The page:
People share opinions on something they know. Your opinion on something you don't know has no real value.

    - Wireless N move to 5GHz was actually the biggest step forward in WiFi, advantage used today with AC/AX
    - Real throughput on 5GHz was actually much higher compared to 2.4GHz due to less networks on 5GHz
    - 5GHz band allowed real achievable link speeds of 300-450Mbps, very rare case for 2.4GHz band
    - Wireless N on 5GHz was used everywhere and is still in use today, consumer and business sectors
    - Faster WiFi means also faster connection between devices, no matter what the Internet connection speed is/was
    - N900 class routers were very common, even many ISP provided ones were dual-band N routers

    When people started getting in their hands the first AC devices what happened is exactly the same what happens today with the first AX devices - due to back compatibility they got connected to the existing router. No one will rush to upgrade the router immediately after getting the first new WiFi standard device. First AC devices worked on 5GHz N routers exactly the same way as first AX devices work on AC routers most of us have today. WiFi networks were mixed N and AC devices on a N router first, then people slowly upgraded to AC routers still using existing N and more new AC clients, both on 5GHz.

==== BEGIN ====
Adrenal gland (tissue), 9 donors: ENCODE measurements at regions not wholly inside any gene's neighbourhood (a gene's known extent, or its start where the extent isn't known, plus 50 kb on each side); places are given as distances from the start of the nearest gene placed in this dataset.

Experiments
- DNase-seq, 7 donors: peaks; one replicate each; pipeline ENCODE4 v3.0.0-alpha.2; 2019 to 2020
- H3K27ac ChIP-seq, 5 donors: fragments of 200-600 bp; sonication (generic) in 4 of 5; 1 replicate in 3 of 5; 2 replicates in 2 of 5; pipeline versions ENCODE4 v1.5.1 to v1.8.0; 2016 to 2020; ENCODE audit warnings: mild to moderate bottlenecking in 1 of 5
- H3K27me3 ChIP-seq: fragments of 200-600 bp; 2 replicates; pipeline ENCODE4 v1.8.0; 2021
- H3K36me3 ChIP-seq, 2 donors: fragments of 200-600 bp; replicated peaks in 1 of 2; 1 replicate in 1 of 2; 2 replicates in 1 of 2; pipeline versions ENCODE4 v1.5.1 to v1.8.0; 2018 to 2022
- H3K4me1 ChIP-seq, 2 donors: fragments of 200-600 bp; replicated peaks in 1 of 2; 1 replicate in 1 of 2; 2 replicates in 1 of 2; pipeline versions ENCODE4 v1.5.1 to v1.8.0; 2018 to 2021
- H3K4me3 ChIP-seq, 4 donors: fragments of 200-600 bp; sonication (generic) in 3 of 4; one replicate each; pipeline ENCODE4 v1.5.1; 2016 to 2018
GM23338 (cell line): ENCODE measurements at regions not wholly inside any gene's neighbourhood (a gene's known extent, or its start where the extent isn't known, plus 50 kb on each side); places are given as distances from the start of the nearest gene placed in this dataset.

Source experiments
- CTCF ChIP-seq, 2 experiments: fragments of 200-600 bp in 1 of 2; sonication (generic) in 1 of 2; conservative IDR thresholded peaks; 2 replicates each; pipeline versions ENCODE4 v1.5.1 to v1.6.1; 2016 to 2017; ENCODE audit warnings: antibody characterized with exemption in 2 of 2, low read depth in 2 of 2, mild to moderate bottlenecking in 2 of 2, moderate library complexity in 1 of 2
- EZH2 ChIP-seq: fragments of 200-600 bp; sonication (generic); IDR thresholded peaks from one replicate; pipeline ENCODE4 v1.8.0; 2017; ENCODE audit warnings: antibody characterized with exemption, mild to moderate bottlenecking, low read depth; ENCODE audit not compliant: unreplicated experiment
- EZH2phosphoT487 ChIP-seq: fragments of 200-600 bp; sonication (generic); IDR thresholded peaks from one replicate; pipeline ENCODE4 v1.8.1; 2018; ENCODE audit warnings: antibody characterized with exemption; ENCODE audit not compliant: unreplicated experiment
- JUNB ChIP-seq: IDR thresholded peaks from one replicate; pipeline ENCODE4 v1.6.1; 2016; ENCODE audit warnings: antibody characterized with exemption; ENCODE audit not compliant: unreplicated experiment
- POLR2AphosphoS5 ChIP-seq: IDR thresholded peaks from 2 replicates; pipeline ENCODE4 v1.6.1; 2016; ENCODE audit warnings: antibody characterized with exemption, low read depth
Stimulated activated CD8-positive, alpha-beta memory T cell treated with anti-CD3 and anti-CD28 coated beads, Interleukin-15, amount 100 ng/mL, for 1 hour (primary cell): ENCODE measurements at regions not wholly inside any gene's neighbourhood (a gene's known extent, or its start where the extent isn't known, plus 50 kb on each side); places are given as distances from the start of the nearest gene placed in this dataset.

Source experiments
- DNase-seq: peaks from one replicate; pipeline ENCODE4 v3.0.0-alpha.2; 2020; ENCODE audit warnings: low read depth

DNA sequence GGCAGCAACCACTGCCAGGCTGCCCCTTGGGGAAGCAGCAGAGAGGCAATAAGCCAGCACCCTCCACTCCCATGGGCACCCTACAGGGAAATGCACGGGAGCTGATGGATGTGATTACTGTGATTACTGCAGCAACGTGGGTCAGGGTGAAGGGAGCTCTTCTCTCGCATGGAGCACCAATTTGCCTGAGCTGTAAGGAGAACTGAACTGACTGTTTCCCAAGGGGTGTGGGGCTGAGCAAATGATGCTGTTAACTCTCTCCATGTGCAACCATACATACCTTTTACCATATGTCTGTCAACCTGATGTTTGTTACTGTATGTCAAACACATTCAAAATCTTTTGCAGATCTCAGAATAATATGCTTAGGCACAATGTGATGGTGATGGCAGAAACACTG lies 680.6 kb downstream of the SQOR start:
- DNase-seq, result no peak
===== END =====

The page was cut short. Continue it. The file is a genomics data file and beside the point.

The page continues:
I had to deal with a big company recently still using HP Thin Client stations with Wireless N on 5GHz. And they are not in a rush to upgrade soon, because the 150-180Mbps throughput they get to/from each client (270-300Mbps link speeds) is exceeding few times the throughput needed for normal operations. I also still have a perfectly working iPad Air, as well as HP Probook 640 thin and light laptop, both connecting happily with 5GHz Wireless N and getting up to 200Mbps access to Internet and to other devices on the network. My DIY Weather Station (Samsung Galaxy Pad 4) is also connecting at 5GHz Wireless N. Actually, I don't use 2.4GHz since RT-N66U times. Before that I had a mixed 2.4GHz and 5GHz network on a Cisco E2500, also a dual band N router (N600 class).

    The fact you have stuck to 2.4GHz for a very long time and you never needed/used/knew faster networks is actually surprising for a developed country you live in. I currently live in North America, but I'm European too and I know well what was available and what people were using years ago in Europe.